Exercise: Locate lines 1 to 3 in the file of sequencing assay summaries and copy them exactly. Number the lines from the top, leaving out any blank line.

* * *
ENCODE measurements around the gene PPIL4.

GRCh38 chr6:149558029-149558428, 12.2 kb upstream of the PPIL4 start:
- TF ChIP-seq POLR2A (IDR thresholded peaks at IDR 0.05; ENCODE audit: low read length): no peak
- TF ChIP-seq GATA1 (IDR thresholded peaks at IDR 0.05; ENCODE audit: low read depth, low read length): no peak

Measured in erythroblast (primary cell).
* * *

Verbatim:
ENCODE measurements around the gene PPIL4.

GRCh38 chr6:149558029-149558428, 12.2 kb upstream of the PPIL4 start:
- TF ChIP-seq POLR2A (IDR thresholded peaks at IDR 0.05; ENCODE audit: low read length): no peak